Sutton, Briggs, Siveter, Siveter and Sigwart, 2012|
Wirenia argentea, Aculifera, Acaenoplax, Leptochiton asellus, Aplacophora
Kulindroplax perissokomos is a Silurian mollusk, known from a single fossil from the Wenlock Series Lagerstätte fauna of England. It lived during the Homerian Age (about 425 million years ago). It is considered a basal aplacophoran. Unlike all modern aplacophorans, which are shell-less, Kulindroplax has a chiton-like shell, and it is considered a transitional fossil in the evolution of molluscs.
The only known specimen, described in 2012, was conserved at the Oxford University Museum of Natural History.
Kulindroplax is about 2 cm (0.79 in) wide and 4 cm (1.6 in) long. It is the first known mollusk showing an unambiguous combination of valves, or exterior shells, and a worm-like body. It bears seven similar, unarticulated valves, with a shorter head valve and a taller caudal one, lacking ornaments and also several densely packed, 1–2 mm long spicules. It has no discernible foot, and the radula is not preserved. A gill array is present, along with a respiratory cavity opening posteriorly. These features make it more reminiscent of caudofoveate aplacophorans.
While aculiferan mollusks usually bear eight dorsal valves (except for multiplacophorans and Acaenoplax), Kulindroplax bears only seven in a single chiton-like row.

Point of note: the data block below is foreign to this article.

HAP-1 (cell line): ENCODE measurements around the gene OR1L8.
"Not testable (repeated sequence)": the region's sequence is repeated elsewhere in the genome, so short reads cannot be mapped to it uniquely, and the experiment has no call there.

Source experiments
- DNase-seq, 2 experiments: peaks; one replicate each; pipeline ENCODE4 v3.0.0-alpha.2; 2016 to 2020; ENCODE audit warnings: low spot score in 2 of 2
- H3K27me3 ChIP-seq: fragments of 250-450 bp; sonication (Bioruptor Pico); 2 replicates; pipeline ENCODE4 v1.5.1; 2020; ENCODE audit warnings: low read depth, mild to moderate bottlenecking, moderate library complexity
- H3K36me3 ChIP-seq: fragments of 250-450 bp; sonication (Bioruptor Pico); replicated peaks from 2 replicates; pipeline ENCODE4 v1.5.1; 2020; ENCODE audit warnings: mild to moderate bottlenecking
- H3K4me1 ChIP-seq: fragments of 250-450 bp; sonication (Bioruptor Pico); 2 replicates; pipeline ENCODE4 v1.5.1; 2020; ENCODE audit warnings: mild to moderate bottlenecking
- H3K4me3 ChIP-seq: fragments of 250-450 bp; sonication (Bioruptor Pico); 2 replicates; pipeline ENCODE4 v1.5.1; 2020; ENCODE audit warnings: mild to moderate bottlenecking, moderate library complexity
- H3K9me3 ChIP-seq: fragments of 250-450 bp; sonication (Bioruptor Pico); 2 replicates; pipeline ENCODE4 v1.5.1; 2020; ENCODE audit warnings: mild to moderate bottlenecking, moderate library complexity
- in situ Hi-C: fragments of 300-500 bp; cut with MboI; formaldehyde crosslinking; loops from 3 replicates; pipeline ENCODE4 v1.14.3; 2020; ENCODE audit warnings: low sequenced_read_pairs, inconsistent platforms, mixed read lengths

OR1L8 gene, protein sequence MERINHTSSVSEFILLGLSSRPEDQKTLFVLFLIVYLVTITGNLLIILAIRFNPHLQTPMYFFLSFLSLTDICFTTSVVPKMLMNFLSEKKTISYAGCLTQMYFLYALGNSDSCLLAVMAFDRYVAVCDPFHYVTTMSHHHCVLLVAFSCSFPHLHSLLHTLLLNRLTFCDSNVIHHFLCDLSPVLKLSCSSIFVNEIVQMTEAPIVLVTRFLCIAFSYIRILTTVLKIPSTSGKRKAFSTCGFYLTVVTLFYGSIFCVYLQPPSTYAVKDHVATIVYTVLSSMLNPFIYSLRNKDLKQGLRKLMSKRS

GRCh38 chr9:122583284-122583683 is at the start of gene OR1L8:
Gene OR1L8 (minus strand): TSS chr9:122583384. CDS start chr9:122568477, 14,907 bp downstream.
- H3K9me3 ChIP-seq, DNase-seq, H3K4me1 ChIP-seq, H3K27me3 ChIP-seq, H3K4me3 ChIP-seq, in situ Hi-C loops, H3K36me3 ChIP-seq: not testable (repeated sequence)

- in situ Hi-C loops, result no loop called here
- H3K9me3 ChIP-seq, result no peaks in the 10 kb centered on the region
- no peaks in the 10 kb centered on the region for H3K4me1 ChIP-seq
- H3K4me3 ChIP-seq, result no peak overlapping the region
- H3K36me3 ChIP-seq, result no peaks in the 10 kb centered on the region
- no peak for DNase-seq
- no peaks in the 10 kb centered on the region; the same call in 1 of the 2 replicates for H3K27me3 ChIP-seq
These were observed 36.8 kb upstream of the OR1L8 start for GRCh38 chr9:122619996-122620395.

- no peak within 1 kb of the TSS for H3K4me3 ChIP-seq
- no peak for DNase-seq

Kulindroplax seems adapted to moving through a substrate, with the spicules acting as "sediment ratchets". In contrast with some modern aplacophorans like the caudofoveates, which live within the sea bottom sediments, Kulindroplax probably crawled on the bottom, requiring a dorsal armour.
Kulindroplax settles a 20-year-long dispute about the phylogeny of mollusks, namely the relationship of the worm-like, carnivorous Aplacophora within the group, in particular their relationship to the Polyplacophora. Aplacophorans have been historically variously treated as either a mollusk base-group, distant relatives of Cephalopoda or as a sister group to Polyplacophora in the clade Aculifera. Both molecular and fossil evidence appeared to support the last hypothesis. Including Kulindroplax in a phylogenetic matrix with other mollusks and mollusk-like fossil taxa allows to consistently resolve Aculifera as a sister group to Conchifera, in all variants of the analysis, thus bringing the fossil record in line with the recent molecular evidence.
While other fossil taxa like Acaenoplax and Phthipodochiton showed intermediate features between aplacophorans and polyplacophorans, no unambiguous fossil with an aplacophoran-like body and a polyplacophoran-like shell has been found before Kulindroplax.
Below is a cladogram of mollusk phylogeny according to Sutton et al., 2012. Taxa marked with † are extinct.